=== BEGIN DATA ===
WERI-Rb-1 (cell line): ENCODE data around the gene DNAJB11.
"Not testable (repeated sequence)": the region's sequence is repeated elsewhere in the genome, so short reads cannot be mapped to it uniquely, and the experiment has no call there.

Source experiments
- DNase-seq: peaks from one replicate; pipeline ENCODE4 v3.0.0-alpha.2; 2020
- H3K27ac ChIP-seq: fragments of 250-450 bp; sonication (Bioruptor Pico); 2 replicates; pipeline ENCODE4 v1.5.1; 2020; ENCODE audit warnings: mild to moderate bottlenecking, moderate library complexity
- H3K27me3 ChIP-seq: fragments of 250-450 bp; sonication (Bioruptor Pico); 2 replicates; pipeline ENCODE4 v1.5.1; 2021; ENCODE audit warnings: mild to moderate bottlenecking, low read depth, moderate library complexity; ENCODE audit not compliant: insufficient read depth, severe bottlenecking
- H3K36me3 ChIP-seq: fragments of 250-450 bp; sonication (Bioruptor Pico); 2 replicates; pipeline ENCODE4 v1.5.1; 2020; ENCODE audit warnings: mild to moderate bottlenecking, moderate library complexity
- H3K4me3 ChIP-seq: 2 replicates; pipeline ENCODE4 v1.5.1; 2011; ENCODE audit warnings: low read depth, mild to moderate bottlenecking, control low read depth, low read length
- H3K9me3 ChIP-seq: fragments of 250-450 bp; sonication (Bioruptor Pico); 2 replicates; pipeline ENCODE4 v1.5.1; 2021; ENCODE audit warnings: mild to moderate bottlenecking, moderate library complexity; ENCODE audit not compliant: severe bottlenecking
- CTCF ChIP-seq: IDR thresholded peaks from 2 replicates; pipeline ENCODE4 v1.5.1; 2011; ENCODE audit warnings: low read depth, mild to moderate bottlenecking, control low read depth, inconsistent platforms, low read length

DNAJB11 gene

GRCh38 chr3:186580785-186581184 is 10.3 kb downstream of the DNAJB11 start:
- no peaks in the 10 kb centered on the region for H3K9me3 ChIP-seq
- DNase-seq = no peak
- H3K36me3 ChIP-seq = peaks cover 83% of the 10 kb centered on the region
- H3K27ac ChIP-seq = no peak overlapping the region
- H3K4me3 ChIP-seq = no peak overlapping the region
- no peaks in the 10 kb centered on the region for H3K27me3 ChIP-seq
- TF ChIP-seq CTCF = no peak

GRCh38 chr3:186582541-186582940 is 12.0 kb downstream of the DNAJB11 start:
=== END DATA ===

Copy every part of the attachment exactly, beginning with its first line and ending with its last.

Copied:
WERI-Rb-1 (cell line): ENCODE data around the gene DNAJB11.
"Not testable (repeated sequence)": the region's sequence is repeated elsewhere in the genome, so short reads cannot be mapped to it uniquely, and the experiment has no call there.

Source experiments
- DNase-seq: peaks from one replicate; pipeline ENCODE4 v3.0.0-alpha.2; 2020
- H3K27ac ChIP-seq: fragments of 250-450 bp; sonication (Bioruptor Pico); 2 replicates; pipeline ENCODE4 v1.5.1; 2020; ENCODE audit warnings: mild to moderate bottlenecking, moderate library complexity
- H3K27me3 ChIP-seq: fragments of 250-450 bp; sonication (Bioruptor Pico); 2 replicates; pipeline ENCODE4 v1.5.1; 2021; ENCODE audit warnings: mild to moderate bottlenecking, low read depth, moderate library complexity; ENCODE audit not compliant: insufficient read depth, severe bottlenecking
- H3K36me3 ChIP-seq: fragments of 250-450 bp; sonication (Bioruptor Pico); 2 replicates; pipeline ENCODE4 v1.5.1; 2020; ENCODE audit warnings: mild to moderate bottlenecking, moderate library complexity
- H3K4me3 ChIP-seq: 2 replicates; pipeline ENCODE4 v1.5.1; 2011; ENCODE audit warnings: low read depth, mild to moderate bottlenecking, control low read depth, low read length
- H3K9me3 ChIP-seq: fragments of 250-450 bp; sonication (Bioruptor Pico); 2 replicates; pipeline ENCODE4 v1.5.1; 2021; ENCODE audit warnings: mild to moderate bottlenecking, moderate library complexity; ENCODE audit not compliant: severe bottlenecking
- CTCF ChIP-seq: IDR thresholded peaks from 2 replicates; pipeline ENCODE4 v1.5.1; 2011; ENCODE audit warnings: low read depth, mild to moderate bottlenecking, control low read depth, inconsistent platforms, low read length

DNAJB11 gene

GRCh38 chr3:186580785-186581184 is 10.3 kb downstream of the DNAJB11 start:
- no peaks in the 10 kb centered on the region for H3K9me3 ChIP-seq
- DNase-seq = no peak
- H3K36me3 ChIP-seq = peaks cover 83% of the 10 kb centered on the region
- H3K27ac ChIP-seq = no peak overlapping the region
- H3K4me3 ChIP-seq = no peak overlapping the region
- no peaks in the 10 kb centered on the region for H3K27me3 ChIP-seq
- TF ChIP-seq CTCF = no peak

GRCh38 chr3:186582541-186582940 is 12.0 kb downstream of the DNAJB11 start: